The issue commences with three profiles highlighting the human labor that underlies all archives and archival collections. In Ghana, Judith Opoku-Boateng interviews J. H. Kwabena Nketia about his work recording the songs and interviews that would become the cross-cultural foundation for the J. H. Kwabena Nketia Archives of the Institute for African Studies at the University of Ghana. In Australia, Melinda Barrie talks with sound scholar Robyn Holmes about her lifelong passion to dissemination and document Australian music. And, in Italy, Ettore Pacetti and Daniela Floris discuss the pioneering fieldwork of the Italian ethnomusicologist, Diego Carpitella, and how his efforts laid the seeds for the current project of the Audiovisual Archives at RAI Teche to bring Italian cultural heritage to a worldwide audience.
Paul Conway and Kelly Askew, both of the University of Michigan, provide a glimpse into efforts to organize, describe, and “re-broadcast” content from Voice of America’s radio program Music Time in Africa to new audiences. Conway and Askew contextualize the issues associated with providing access to cultural heritage resources, and conclude with a proposal for a proactive strategy for online dissemination. Approaching the topic of repatriation of cultural heritage from another angle, Diane Thram, from the International Library of African Music in South Africa, articulates the effort that she and her colleagues undertook to hand-deliver (or, digitally return) recorded copies of performances to musicians across the African continent. Beginning with Uganda, and then Kenya, Thram and colleagues located performers and descendents from recordings made by Hugh Tracey and coordinated visits to return and re-study the music and performances that had been recorded more than 50 years ago with musicians in these locales. Together, these two articles offer a thorough glimpse into the theory and practice of post-colonial archival practice.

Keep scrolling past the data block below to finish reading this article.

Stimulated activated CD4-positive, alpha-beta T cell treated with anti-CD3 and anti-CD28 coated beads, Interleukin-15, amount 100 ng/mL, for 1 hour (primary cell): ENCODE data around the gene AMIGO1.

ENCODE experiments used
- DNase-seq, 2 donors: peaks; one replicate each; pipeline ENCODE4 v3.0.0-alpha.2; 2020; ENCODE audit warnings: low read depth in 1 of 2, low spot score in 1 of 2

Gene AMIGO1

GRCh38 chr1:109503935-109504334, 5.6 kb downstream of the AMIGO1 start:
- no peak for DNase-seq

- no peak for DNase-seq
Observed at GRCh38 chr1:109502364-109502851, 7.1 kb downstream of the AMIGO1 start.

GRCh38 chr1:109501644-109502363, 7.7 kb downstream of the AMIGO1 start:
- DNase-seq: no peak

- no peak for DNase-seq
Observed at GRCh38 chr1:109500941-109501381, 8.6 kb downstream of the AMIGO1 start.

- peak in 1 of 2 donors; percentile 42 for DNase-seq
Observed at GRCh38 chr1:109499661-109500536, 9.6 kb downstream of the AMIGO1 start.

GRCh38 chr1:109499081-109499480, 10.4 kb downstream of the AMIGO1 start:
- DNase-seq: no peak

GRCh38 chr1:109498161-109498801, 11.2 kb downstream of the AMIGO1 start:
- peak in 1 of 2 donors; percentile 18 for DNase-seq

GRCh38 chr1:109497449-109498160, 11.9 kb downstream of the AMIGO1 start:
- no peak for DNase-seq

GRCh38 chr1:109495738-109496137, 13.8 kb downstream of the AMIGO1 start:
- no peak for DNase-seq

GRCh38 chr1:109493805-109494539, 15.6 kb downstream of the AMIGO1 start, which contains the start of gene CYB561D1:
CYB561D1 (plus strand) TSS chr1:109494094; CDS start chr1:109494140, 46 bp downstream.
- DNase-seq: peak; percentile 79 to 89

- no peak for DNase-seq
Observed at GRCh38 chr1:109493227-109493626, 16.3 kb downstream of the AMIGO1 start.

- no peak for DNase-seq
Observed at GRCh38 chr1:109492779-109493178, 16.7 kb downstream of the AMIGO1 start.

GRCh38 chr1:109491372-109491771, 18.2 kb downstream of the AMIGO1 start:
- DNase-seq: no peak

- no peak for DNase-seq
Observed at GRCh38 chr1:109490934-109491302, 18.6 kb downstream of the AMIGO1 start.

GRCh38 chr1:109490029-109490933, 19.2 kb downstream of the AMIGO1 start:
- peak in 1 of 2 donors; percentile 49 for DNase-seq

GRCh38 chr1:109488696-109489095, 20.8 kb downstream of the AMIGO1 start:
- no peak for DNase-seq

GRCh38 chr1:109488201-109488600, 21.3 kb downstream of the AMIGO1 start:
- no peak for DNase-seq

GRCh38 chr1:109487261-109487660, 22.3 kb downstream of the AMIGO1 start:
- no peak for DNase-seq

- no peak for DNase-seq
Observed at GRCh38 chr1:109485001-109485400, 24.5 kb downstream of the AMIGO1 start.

Reformulating a talk that was delivered at this year’s IASA conference in Berlin, Gisa Jähnichen of the Shanghai Conservatory of Music in China, along with colleagues Ahmad Faudzi Musib (Malaysia), Thongbang Homsombat (Laos), Chinthaka Prageeth Meddegooda (Sri Lanka), and Xiao Mei (China), take a close look at the successes and failures they see in the small-scale audiovisual archives where they work in China, Malaysia, Laos, and Sri Lanka. The work of these authors lays a foundation for conversations about how to ensure that audiovisual archives maintain living networks and continue to develop capacity within and outside of the archives themselves. If smaller archives in Asia are to sustain themselves in the digital present, what are the key issues that must be addressed? And, what can archives in other regions of the world learn from this study?
The remaining articles in this issue move from questions of the management of archives, to technical questions about the digital infrastructures and digital formats that we are facing in audiovisual archives today. Silvester Stöger, from NOA in Austria, looks at the needs of broadcast archives with regard to production and preservation workflows, describing the values of an archive asset management system that can integrate with other business systems in a broadcast environment. Iain Richardson, from Vcodex, Ltd. in the UK, illustrates the lossy process of data reduction as a compression technique in digital video, offering insight into quantitative and qualitative methods to compare quality in digital video objects. From the Alexander Turnbull Library, National Library of New Zealand, Valerie Love describes the changes that the acquisition of born-digital content, specifically oral history content, has brought to the archive’s standard operating procedures. Wrapping up this issue, Ariane Gervásio, from the Brazilian Association of Audiovisual Archives, challenges readers to re-imagine the concept of personal memories in today’s transmedia world, where traditional concepts of content and media—e.g., a song exists as a single recording in a single place—must be understood as a multifarious entity, perhaps existing initially as a video posted to one web platform, yet then interacted with by users in another web platform, leaving a complex trail of engagement that ultimately constitutes the object that will be collected by an archive. Are we, as audiovisual archivists, ready to conceive of contemporary born-digital content in this way? Do we have a choice?
I look forward to hearing your thoughts on the contents of this Issue, as well as on the future of the IASA Journal.
Bertram Lyons, CA